Depression and Eating Disorders
What is Depression?
Depression is a mood disorder characterized by feelings of intense sadness, helplessness, worthlessness, anxiety, and/or guilt. Individuals suffering with depression may experience loss of appetite, insomnia, loss of interest in activities that were once enjoyable, difficulty concentrating, and loss of energy. Depression can affect the various components of a person’s life, including thoughts, feelings, and overall physical well-being. If you or a loved one is struggling with depression, you may find that you are also dealing with a co-occurring disorder, such as an eating disorder or substance abuse.
Depression Signs and Symptoms
Signs and Symptoms of depression include the following in varying combinations:
- Difficulty concentrating
- Exhaustion and low energy levels
- Becoming socially withdrawn or secluded
- Ideations of death or suicide
- Difficulty sleeping or undue sleeping
- Feelings of self-hate, guilt, or insignificance
- Nervousness or irritability
- Alteration in appetite, with weight fluctuations
- Feelings of anger and discouragement
- Psychotic symptoms such as delusions or hallucinations
What Causes Depression
Though the exact cause of depression is unknown, it is hypothesized that various components can be responsible for the development of depression, including genetic, environmental, and physiological factors. Examples of these factors include traumatic life events, side effects of particular medications, substance abuse, or hormonal imbalances.
The effects of depression can be debilitating for both the individual sufferer and their loved ones. Depression can distort and misrepresent one’s perception of life, influencing the view of circumstances in a negative light. Depression commonly exists with other mental illness, such as anxiety, panic disorders, phobias, and eating disorders.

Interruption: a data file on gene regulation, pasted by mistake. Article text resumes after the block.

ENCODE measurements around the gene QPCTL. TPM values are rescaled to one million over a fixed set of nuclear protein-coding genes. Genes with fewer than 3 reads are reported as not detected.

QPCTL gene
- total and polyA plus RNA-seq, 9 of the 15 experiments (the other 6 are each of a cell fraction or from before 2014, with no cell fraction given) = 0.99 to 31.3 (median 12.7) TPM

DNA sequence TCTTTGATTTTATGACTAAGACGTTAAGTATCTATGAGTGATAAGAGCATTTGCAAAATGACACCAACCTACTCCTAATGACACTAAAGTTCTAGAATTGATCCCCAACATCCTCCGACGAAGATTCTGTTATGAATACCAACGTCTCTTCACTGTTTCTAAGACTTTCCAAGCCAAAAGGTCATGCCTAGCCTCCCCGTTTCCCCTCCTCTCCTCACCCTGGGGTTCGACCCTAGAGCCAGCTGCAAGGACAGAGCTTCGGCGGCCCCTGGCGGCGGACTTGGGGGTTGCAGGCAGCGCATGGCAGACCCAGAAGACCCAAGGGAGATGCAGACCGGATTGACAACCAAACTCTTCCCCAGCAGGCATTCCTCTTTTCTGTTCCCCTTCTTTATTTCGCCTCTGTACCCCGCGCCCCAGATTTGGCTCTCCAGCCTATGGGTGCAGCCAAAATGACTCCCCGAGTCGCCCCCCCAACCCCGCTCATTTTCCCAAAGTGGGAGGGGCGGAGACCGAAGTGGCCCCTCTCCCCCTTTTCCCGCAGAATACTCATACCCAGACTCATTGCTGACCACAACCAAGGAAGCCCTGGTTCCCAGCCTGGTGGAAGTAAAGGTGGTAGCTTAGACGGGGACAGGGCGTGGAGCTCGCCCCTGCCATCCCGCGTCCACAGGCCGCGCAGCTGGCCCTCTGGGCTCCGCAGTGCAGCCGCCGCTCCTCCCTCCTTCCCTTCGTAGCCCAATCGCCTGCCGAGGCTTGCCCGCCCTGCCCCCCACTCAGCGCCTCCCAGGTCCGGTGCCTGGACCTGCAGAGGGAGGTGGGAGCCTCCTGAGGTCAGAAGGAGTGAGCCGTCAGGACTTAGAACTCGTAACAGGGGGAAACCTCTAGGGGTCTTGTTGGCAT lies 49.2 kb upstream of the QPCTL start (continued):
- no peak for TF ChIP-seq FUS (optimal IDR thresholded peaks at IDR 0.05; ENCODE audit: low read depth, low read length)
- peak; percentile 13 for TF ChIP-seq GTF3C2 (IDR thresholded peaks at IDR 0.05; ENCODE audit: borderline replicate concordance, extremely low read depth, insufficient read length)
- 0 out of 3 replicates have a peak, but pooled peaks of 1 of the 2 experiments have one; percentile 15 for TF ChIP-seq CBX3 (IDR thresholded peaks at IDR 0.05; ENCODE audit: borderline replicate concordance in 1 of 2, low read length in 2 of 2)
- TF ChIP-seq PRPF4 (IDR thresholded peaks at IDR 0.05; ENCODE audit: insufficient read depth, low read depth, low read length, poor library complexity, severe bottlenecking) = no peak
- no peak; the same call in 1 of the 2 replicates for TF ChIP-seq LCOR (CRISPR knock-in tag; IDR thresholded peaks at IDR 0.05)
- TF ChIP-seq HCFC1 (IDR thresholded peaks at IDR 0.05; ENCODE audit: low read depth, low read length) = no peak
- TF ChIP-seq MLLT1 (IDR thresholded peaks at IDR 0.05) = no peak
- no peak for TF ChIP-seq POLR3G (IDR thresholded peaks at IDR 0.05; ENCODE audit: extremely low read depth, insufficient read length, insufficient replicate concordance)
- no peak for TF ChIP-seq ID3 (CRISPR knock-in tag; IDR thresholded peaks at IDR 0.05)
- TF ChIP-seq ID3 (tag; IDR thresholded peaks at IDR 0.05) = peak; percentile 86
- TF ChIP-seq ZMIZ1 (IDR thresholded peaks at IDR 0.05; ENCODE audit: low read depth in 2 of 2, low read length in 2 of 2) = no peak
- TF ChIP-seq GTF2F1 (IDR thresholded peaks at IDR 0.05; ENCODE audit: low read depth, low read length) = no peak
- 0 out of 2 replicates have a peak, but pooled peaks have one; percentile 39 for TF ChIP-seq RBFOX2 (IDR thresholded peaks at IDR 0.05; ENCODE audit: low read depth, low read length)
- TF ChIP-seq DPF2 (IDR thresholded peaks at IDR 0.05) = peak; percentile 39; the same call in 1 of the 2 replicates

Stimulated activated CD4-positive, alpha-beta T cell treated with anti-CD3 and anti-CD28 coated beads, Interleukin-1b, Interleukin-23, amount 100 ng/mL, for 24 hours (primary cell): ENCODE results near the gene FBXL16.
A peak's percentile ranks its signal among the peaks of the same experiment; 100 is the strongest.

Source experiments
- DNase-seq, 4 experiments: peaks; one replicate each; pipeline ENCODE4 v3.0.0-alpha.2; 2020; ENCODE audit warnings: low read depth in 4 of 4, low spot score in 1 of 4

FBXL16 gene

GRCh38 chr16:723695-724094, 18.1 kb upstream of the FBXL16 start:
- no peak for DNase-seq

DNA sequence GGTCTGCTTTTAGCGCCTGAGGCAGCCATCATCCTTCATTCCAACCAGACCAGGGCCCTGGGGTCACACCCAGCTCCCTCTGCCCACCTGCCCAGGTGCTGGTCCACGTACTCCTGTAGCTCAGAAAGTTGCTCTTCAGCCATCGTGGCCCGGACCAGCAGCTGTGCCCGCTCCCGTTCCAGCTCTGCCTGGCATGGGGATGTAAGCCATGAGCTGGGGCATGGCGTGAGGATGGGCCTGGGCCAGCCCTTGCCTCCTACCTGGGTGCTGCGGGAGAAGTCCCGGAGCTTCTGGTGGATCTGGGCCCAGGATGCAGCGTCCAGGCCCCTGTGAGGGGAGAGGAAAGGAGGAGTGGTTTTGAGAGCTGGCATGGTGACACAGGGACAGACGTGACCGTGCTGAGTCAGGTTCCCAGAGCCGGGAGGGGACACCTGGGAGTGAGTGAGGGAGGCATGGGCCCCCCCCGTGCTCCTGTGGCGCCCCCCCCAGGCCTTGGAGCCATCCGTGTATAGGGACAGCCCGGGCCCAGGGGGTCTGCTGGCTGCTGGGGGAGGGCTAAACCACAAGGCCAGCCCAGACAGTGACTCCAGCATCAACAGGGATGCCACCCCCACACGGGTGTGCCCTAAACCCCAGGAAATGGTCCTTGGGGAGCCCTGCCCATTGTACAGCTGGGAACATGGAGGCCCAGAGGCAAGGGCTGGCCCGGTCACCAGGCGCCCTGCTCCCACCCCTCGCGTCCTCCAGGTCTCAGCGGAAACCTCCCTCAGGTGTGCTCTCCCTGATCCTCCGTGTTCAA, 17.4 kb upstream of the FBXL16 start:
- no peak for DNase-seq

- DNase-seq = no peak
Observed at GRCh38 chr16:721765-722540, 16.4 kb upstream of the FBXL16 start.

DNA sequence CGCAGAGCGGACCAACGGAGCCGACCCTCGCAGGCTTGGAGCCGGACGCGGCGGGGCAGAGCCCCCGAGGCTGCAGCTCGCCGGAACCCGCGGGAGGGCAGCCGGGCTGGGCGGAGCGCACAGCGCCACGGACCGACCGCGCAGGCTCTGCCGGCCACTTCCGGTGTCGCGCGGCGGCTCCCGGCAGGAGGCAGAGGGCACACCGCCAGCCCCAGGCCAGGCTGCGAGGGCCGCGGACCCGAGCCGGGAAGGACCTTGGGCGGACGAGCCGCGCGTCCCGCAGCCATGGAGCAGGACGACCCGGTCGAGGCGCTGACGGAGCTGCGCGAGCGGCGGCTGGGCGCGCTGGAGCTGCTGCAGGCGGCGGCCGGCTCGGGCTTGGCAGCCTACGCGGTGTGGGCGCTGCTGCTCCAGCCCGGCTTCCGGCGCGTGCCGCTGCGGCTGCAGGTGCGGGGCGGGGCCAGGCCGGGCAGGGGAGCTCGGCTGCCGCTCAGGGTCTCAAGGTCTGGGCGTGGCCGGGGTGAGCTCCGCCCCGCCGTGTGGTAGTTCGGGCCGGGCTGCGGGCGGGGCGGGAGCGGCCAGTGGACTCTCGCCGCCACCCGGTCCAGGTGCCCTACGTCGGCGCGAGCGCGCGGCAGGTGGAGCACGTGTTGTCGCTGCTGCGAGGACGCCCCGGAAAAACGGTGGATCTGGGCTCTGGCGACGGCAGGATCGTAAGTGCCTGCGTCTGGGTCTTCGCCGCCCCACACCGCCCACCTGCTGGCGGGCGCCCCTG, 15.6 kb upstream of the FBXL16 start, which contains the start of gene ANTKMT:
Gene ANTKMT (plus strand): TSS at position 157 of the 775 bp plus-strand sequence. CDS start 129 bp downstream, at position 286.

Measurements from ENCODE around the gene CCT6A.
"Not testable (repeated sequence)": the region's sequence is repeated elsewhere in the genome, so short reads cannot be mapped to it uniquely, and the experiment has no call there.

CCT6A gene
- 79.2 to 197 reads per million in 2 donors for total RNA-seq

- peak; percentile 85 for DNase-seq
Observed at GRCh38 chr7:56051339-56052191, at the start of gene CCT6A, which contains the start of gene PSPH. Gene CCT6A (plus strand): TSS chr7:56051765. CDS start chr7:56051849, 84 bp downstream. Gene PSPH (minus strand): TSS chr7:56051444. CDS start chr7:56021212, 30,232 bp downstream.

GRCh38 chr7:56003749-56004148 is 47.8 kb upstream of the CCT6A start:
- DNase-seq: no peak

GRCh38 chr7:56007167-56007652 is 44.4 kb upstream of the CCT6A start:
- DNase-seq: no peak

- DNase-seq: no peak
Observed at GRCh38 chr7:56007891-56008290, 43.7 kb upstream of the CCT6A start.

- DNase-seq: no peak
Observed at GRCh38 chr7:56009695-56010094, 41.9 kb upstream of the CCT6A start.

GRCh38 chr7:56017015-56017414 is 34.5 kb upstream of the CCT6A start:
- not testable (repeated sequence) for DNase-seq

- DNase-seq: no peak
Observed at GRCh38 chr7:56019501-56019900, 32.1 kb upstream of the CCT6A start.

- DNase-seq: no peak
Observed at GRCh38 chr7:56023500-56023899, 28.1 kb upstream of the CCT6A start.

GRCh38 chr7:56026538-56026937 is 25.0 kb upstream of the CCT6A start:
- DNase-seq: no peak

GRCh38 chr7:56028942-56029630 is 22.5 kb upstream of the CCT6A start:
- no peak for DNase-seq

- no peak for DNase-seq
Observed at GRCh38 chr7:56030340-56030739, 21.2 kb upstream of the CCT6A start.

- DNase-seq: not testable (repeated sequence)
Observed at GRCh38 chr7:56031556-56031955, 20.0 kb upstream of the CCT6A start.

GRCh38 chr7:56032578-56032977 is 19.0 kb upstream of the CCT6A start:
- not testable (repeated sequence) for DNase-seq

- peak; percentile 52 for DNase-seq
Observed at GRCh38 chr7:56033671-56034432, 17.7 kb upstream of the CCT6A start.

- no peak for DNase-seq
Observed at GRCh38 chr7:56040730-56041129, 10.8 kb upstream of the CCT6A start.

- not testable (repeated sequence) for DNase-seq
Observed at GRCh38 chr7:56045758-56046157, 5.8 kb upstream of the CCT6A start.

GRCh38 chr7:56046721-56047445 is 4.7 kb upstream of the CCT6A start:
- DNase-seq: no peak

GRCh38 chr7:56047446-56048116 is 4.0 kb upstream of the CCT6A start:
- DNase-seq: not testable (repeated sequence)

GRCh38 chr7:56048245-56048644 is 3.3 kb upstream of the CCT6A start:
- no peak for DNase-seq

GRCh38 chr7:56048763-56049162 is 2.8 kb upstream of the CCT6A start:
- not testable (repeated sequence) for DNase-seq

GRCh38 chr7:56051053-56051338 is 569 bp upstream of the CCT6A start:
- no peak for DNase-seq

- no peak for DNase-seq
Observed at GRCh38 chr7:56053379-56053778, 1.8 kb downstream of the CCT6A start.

Connection & Relationship between Anxiety and Eating Disorders
Depression can lead to the development of eating disorders; likewise, eating disorders can also result in depression, as co-occurring disorders. For example, when being in a malnourished state, which is common in eating disorders, physiological consequences may result, such as poor mood states or feelings of worthlessness. Although depression and eating disorders are two separate illnesses, one state can certainly trigger the development of the other.
Treatment of Eating Disorders and Anxiety
Because of the complex nature of depression and eating disorders and the overlapping factors of both, it is critical to treat both conditions simultaneously. In addressing underlying factors that are contributing to the progression of eating disorders and depression, it may be discovered that both stem from similar causes; thus the importance in caring for both.
Treatment for both conditions would include a comprehensive medical team that encompasses a physician, therapist, and nutritionist. This will allow the various facets of both conditions to be addressed and treated properly. Individualized treatment plans may include psychotherapy, such as cognitive-behavioral therapy (CBT), music and/or art therapy, group support therapy, and medicines such as antidepressants. It is important to select the top eating disorder center for your needs that treats anxiety as a co-occurring disorder.
Articles Relating to Eating Disorders and Depression
- The stigma of mental health likely comes from several areas including misunderstanding of the less “tangible” or “biological” nature of mental health concerns and larger-scale cultural beliefs about those with mental health conditions.
Last Reviewed By: Jacquelyn Ekern, MS, LPC on April 25, 2012
Page last updated: June 12, 2012
Published on EatingDisorderHope.com, Online Resource for Eating Disorders